The district court's first order resolving a number of pretrial motions is dated August 4, 1987. There, the court ruled to compel answers to an interrogatory, and denied the motion to join the individual members of the Retirement Plan Committee under Rule 19, Fed.R.Civ.P. The judge reasoned that the members of the Committee could be held personally liable for a breach of fiduciary duties to the plan but not to beneficiaries of the plan, citing 29 U.S.C. § 1109 and Massachusetts Mutual Life Insurance Co. v. Russell, 473 U.S. 134, 105 S.Ct. 3085, 87 L.Ed.2d 96 (1985). The court further granted summary judgment to the defendants regarding four counts of the complaint that were meritless under § 1109 and Massachusetts Mutual. The court also denied additional requests for discovery, finding that there was not sufficient justification for delaying the proceedings. Finally, the court ruled that Davis could not amend her complaint to add claims not cognizable under ERISA. Davis argues on appeal that the judge should have allowed her to add a claim of equitable estoppel, which he held could not be raised under ERISA.
In its second opinion in this case, the trial judge granted summary judgment to the defendants, finding that the decedent was no longer an employee of KFC at the time of his death, and that because he had not elected to begin receiving benefits before his death, his beneficiary was not entitled to receive benefits. The court reasoned that the decedent could have elected to receive early retirement benefits any time after his resignation, and that his failure to do so demonstrated his intent to wait and receive full benefits at normal retirement age. Section 5.01 of the plan states that if a terminated employee dies prior to the beginning of payment of benefits, then no death benefit is payable. The court found that, in light of the plan's language and the "arbitrary and capricious" standard of review, there was no basis for reversing the Committee's interpretation of the plan as it applied to the decedent. Thus, the trial
Davis then moved to alter or amend the judgment under Rule 59(e), Fed.R.Civ.P., arguing that the court was collaterally estopped from finding that the decedent was not a KFC employee at the time of his death by the Kentucky Supreme Court's decision in Woodson, 743 S.W.2d 835. The Kentucky Supreme Court had upheld a jury finding that the decedent was on a leave of absence from his job at KFC at the time of his death. However, the district court reasoned that Woodson was not controlling because it was based solely on the particular terms of the decedent's life insurance policy. The court stated that decedent's status as an employee for the purposes of a particular insurance contract did not require that he be considered an employee for all purposes. The court concluded that it was bound to uphold the Committee's decision unless it was found to be arbitrary and capricious, which it was not. Thus, the court denied the motion to alter or amend its earlier judgment.
On appeal, Davis argues that the district court was in error in applying the "arbitrary and capricious" standard of review because the question of whether the decedent was an employee at the time of his death is a question of law. Further, Davis argues that, even if the court applied the correct standard, there was no evidentiary basis for the court's conclusion. In addition, Davis claims that the district court was in error when it failed to apply the doctrine of collateral estoppel to this case, and when it denied her motion to amend her complaint to add a claim of equitable estoppel. Finally, Davis avers that the district court should have allowed her to seek equitable relief in the form of extracontractual compensatory and punitive damages. KFC argues that the district court applied the correct standard, and that the Committee's decision denying Davis benefits was not arbitrary or capricious. It also claims that the court was correct regarding the applicability of collateral estoppel, equitable estoppel, and equitable relief in the form of extracontractual compensatory or punitive damages.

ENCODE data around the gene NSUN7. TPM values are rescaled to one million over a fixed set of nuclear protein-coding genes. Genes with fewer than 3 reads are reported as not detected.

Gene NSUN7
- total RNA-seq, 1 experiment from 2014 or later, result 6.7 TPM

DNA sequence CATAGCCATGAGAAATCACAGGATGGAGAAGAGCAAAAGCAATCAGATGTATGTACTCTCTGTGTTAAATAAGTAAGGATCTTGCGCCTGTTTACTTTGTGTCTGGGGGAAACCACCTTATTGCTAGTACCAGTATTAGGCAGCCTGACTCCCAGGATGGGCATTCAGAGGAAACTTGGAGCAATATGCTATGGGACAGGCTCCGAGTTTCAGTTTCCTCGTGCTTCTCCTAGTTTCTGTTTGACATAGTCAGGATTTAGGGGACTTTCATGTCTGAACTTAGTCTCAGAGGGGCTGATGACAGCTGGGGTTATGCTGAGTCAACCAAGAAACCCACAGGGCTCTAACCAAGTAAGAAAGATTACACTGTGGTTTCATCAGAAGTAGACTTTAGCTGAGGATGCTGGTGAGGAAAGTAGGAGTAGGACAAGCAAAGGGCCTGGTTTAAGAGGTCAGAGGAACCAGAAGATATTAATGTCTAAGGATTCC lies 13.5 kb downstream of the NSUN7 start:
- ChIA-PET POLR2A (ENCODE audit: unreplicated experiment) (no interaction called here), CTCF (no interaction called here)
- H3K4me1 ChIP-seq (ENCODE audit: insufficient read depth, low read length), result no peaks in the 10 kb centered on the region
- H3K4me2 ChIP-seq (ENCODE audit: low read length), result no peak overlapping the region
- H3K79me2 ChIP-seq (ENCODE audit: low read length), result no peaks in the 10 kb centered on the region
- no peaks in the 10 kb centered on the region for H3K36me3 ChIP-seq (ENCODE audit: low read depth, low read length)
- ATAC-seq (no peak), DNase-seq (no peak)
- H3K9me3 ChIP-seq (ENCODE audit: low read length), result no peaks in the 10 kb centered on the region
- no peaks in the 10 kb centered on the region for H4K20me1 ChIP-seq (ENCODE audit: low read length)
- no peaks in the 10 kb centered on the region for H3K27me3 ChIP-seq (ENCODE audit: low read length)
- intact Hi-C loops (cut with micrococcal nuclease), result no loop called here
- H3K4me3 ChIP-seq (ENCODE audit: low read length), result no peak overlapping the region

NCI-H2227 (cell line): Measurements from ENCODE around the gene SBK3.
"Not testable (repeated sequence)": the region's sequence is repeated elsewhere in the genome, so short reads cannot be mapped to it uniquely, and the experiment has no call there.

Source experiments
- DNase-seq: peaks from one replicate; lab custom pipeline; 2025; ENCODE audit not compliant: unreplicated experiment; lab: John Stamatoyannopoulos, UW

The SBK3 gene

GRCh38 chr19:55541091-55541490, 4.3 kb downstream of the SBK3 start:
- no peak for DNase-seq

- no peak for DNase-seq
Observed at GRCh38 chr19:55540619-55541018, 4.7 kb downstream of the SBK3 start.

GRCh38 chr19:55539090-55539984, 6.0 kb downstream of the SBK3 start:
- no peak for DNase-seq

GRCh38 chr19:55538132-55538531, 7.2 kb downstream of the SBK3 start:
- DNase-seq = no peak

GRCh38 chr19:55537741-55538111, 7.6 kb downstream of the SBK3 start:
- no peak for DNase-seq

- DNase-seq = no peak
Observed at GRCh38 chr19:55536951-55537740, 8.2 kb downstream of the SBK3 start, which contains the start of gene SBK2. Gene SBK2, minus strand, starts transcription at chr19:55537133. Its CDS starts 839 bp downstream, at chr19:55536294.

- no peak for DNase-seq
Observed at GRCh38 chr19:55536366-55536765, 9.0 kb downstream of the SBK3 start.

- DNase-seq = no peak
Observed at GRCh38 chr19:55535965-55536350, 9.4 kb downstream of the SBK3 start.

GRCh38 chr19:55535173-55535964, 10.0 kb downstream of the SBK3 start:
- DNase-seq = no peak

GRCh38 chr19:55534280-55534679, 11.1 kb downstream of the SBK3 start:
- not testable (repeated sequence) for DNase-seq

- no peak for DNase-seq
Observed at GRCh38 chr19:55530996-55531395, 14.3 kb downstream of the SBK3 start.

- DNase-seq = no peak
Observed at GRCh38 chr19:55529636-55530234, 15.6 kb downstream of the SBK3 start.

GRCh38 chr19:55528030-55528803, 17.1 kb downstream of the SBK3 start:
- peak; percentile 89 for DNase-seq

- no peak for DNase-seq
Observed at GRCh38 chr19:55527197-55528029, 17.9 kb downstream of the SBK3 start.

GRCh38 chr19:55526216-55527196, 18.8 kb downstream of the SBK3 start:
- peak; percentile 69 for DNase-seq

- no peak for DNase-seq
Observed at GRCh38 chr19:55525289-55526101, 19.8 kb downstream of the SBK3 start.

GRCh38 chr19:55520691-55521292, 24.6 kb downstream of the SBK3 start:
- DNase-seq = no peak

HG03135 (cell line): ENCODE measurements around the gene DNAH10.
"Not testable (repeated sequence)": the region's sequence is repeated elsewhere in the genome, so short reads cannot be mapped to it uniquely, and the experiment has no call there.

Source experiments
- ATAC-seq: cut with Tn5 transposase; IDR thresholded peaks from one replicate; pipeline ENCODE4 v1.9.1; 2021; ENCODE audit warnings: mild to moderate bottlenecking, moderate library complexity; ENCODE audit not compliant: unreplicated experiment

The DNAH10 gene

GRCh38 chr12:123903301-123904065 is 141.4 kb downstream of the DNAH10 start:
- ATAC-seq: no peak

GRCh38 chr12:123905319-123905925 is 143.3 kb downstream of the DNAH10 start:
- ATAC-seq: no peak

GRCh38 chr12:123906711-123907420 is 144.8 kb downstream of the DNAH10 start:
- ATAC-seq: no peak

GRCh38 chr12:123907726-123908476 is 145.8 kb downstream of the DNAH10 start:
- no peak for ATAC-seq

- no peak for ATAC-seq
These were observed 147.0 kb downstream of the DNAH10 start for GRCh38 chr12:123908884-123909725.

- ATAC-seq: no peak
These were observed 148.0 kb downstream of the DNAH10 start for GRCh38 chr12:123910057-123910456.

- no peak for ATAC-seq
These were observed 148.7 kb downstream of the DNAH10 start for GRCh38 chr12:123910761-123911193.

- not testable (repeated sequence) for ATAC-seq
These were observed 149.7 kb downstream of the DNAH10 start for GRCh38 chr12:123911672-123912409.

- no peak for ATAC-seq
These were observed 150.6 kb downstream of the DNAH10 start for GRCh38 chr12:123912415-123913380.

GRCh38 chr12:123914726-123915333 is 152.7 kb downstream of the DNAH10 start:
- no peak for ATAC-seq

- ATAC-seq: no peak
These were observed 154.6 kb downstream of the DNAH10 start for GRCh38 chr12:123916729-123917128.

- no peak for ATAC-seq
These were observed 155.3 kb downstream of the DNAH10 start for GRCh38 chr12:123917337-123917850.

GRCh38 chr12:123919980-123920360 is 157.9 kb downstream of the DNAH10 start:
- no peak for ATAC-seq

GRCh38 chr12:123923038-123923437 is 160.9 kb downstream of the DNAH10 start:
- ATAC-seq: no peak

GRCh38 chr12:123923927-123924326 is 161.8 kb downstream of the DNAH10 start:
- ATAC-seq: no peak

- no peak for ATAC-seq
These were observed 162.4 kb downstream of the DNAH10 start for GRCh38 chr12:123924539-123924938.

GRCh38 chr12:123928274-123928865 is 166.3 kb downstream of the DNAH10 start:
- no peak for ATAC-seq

The district court reviewed the Committee's denial of benefits under the arbitrary and capricious standard of review. Until the Supreme Court's recent decision in Firestone Tire and Rubber Co. v. Bruch, ___ U.S. ___, 109 S.Ct. 948, 103 L.Ed.2d 80 (1989), the law was well-settled that "the arbitrary and capricious standard applies to decisions by plan administrators under ERISA to deny benefits to particular claimants." Varhola v. Doe, 820 F.2d 809, 813 (6th Cir.1987); Roberson v. General Motors Corp., Detroit Diesel Allison Division, 801 F.2d 176, 179 (6th Cir.1986); Cook v. Pension Plan for Salaried Employees of Cyclops Corp., 801 F.2d 865, 871 (6th Cir.1986); Fielding v. International Harvester Co., 815 F.2d 1254, 1257 (9th Cir.1987) (citation omitted); Holland v. Burlington Industries, Inc., 772 F.2d 1140, 1148 (4th Cir.1985) (citations omitted); Pokratz v. Jones Dairy Farm, 771 F.2d 206, 209 (7th Cir.1985). "The arbitrary or capricious standard is the least demanding form of judicial review of administrative action." Pokratz, 771 F.2d at 209. "When it is possible to offer a reasoned explanation, based on the evidence, for a particular outcome, that outcome is not arbitrary or capricious." Ibid.
In Cook, 801 F.2d at 871, the issue was whether terminations due to plant closure were "discharges" within the meaning of the applicable retirement plan. In other words, just as in this case, this court was faced with determining the validity of the plan administrator's interpretation of a term used in the plan. There, this court stated that "[t]he case law is uniform, however, in holding that, under such circumstances, the deference to be accorded the [administrator] in the administration of its plan requires the court to stay its hand in the interest of efficient pension administration." Ibid.